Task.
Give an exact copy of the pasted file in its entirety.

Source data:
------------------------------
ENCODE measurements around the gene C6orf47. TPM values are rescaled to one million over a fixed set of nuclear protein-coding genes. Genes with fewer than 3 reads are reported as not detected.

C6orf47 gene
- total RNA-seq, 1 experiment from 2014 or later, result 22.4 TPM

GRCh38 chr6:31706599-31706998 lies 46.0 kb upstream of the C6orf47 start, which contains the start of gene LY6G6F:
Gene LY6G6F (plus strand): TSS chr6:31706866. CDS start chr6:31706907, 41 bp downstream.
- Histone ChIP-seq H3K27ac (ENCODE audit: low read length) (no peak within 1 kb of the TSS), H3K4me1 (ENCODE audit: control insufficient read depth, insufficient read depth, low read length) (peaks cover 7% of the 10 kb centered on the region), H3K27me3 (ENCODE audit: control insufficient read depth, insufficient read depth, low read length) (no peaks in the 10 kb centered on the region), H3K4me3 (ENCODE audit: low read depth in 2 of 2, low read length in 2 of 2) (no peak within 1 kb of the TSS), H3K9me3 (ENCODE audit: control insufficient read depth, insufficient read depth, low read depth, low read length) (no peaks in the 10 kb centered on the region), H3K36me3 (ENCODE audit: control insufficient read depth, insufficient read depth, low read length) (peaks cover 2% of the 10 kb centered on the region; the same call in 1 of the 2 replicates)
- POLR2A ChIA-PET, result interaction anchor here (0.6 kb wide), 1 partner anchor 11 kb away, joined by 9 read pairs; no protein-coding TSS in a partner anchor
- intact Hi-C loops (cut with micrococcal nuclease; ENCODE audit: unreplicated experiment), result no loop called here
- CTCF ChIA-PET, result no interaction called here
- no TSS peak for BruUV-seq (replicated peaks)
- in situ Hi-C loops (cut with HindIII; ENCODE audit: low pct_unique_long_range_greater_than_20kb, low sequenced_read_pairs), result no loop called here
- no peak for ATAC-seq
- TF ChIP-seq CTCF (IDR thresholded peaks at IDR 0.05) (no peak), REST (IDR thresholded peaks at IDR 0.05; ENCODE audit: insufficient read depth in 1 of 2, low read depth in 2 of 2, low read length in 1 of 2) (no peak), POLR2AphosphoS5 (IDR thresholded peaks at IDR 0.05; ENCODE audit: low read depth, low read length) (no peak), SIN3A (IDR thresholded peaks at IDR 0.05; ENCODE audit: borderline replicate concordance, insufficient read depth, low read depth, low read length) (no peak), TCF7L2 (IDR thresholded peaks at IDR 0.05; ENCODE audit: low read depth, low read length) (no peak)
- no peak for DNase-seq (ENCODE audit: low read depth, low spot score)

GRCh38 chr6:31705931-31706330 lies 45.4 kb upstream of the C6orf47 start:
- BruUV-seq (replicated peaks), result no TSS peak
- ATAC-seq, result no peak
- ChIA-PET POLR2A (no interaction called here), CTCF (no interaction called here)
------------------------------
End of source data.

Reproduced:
ENCODE measurements around the gene C6orf47. TPM values are rescaled to one million over a fixed set of nuclear protein-coding genes. Genes with fewer than 3 reads are reported as not detected.

C6orf47 gene
- total RNA-seq, 1 experiment from 2014 or later, result 22.4 TPM

GRCh38 chr6:31706599-31706998 lies 46.0 kb upstream of the C6orf47 start, which contains the start of gene LY6G6F:
Gene LY6G6F (plus strand): TSS chr6:31706866. CDS start chr6:31706907, 41 bp downstream.
- Histone ChIP-seq H3K27ac (ENCODE audit: low read length) (no peak within 1 kb of the TSS), H3K4me1 (ENCODE audit: control insufficient read depth, insufficient read depth, low read length) (peaks cover 7% of the 10 kb centered on the region), H3K27me3 (ENCODE audit: control insufficient read depth, insufficient read depth, low read length) (no peaks in the 10 kb centered on the region), H3K4me3 (ENCODE audit: low read depth in 2 of 2, low read length in 2 of 2) (no peak within 1 kb of the TSS), H3K9me3 (ENCODE audit: control insufficient read depth, insufficient read depth, low read depth, low read length) (no peaks in the 10 kb centered on the region), H3K36me3 (ENCODE audit: control insufficient read depth, insufficient read depth, low read length) (peaks cover 2% of the 10 kb centered on the region; the same call in 1 of the 2 replicates)
- POLR2A ChIA-PET, result interaction anchor here (0.6 kb wide), 1 partner anchor 11 kb away, joined by 9 read pairs; no protein-coding TSS in a partner anchor
- intact Hi-C loops (cut with micrococcal nuclease; ENCODE audit: unreplicated experiment), result no loop called here
- CTCF ChIA-PET, result no interaction called here
- no TSS peak for BruUV-seq (replicated peaks)
- in situ Hi-C loops (cut with HindIII; ENCODE audit: low pct_unique_long_range_greater_than_20kb, low sequenced_read_pairs), result no loop called here
- no peak for ATAC-seq
- TF ChIP-seq CTCF (IDR thresholded peaks at IDR 0.05) (no peak), REST (IDR thresholded peaks at IDR 0.05; ENCODE audit: insufficient read depth in 1 of 2, low read depth in 2 of 2, low read length in 1 of 2) (no peak), POLR2AphosphoS5 (IDR thresholded peaks at IDR 0.05; ENCODE audit: low read depth, low read length) (no peak), SIN3A (IDR thresholded peaks at IDR 0.05; ENCODE audit: borderline replicate concordance, insufficient read depth, low read depth, low read length) (no peak), TCF7L2 (IDR thresholded peaks at IDR 0.05; ENCODE audit: low read depth, low read length) (no peak)
- no peak for DNase-seq (ENCODE audit: low read depth, low spot score)

GRCh38 chr6:31705931-31706330 lies 45.4 kb upstream of the C6orf47 start:
- BruUV-seq (replicated peaks), result no TSS peak
- ATAC-seq, result no peak
- ChIA-PET POLR2A (no interaction called here), CTCF (no interaction called here)